That legislation hinges on sales affiliates, local companies that receive a small commission for redirecting customers to a retailer’s website. Any online firm with sufficient sales generated through its Connecticut affiliates effectively has a “nexus” or physical presence in the state, and therefore must collect and report sales tax.
Many online retailers responded by terminating their affiliates, leading those local companies to complain they had lost crucial income.
A second example of an evolving economy that challenges state tax policy to be equally dynamic involves the controversial roll-you-own cigarette smoke shops.
Connecticut imposes an annual fee on cigarette manufacturers, a cost that affects the price of cigarettes sold in hundreds of convenience stores, gas stations and other retail outlets.
But over the past few years, more than a dozen smoke shops began offering machines that allow patrons, armed with rolling papers and tobacco, to roll their own cigarettes.
DRS tried to impose the annual fee on these shops until a Superior Court judge ruled earlier this year that the state’s definition of cigarette manufacturer didn’t apply.
The legislature responded in special session this week by adopting a revised definition, meaning these smoke shops will face the $5,250 annual fee starting Oct. 1.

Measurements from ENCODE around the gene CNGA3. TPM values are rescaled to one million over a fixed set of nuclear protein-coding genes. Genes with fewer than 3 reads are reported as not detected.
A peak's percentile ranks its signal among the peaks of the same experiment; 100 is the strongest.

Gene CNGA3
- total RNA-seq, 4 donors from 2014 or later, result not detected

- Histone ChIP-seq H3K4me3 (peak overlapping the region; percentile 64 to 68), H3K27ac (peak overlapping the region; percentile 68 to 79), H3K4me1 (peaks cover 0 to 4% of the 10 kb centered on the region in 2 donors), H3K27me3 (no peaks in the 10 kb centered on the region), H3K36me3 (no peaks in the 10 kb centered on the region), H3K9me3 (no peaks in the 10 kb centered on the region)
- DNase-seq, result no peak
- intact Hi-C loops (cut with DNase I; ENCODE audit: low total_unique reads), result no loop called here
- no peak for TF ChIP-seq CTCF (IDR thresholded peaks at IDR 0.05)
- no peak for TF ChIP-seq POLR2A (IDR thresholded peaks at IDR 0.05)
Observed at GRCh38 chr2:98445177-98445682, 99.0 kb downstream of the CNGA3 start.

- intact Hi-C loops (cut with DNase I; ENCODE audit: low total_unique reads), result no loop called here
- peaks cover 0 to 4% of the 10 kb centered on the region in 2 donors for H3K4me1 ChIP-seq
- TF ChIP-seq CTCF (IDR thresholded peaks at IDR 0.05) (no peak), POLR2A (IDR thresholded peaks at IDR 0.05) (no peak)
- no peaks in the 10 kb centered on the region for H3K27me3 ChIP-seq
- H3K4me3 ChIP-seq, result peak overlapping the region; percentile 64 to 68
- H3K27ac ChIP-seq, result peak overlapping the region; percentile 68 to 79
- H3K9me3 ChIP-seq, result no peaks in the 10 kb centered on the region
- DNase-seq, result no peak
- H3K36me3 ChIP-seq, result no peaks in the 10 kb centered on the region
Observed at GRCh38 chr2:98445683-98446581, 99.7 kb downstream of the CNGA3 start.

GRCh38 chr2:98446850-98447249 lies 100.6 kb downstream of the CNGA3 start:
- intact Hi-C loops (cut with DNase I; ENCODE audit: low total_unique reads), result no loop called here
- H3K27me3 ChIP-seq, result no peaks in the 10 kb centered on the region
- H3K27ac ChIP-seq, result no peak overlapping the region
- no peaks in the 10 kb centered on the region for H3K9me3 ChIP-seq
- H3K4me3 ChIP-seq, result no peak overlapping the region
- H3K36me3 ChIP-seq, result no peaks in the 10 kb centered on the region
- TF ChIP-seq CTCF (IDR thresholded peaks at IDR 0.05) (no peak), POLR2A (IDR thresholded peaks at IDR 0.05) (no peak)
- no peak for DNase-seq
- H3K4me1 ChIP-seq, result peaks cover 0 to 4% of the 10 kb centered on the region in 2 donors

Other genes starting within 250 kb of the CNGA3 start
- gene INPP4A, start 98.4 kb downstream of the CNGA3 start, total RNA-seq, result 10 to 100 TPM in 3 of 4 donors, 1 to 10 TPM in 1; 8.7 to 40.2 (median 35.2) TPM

Smoke shops called the change unfair, arguing they are small businesses, not manufacturers, and may be forced to close because of the new expense.
Sullivan said he understands the objections, but noted that these shops enjoy a “huge profit margin” by not paying the fee while “down the street there could be 25 stores selling cigarettes” at a much higher price. “It’s a question of fairness.”
The commissioner added that the most frequent complaint he hears from businesses “is not so much the level of taxes in Connecticut, it’s the complexity or the uncertainty.”
Another focus of the task force are the sales taxes imposed on a variety of business services decades ago. Sullivan said he suspects research will show that many of these are among “the dumbest things you can do” if the goal is to raise necessary revenue without cramping the economy.
The task force, which plans to hold its next meeting at 2 p.m., Thursday, in the Legislative Office Building, will submit its final report to the governor in October.
But Sullivan added that the group, which includes representatives of the governor’s budget office, Comptroller Kevin P. Lembo, Treasurer Denise L. Nappier and the business and academic communities, might be more valuable reviewing state tax policy on a recurring basis.
Sen. Gary D. LeBeau, D-East Hartford, co-chairman of the legislature’s Commerce Committee, said he thinks the panel’s work will be an important resource for lawmakers in the next legislation session, which begins in January.
Lawmakers have long had concerns about whether the shrinking role of the corporation tax in the state budget is tied to a bigger problem with tax equity. As more entities register only as LLCs, “how much of this is tax avoidance and how much of this is about ease of business operations? I believe we want to stimulate business and maintain balance and fairness in our tax structure,” he said. “I think this group can help find the answers.”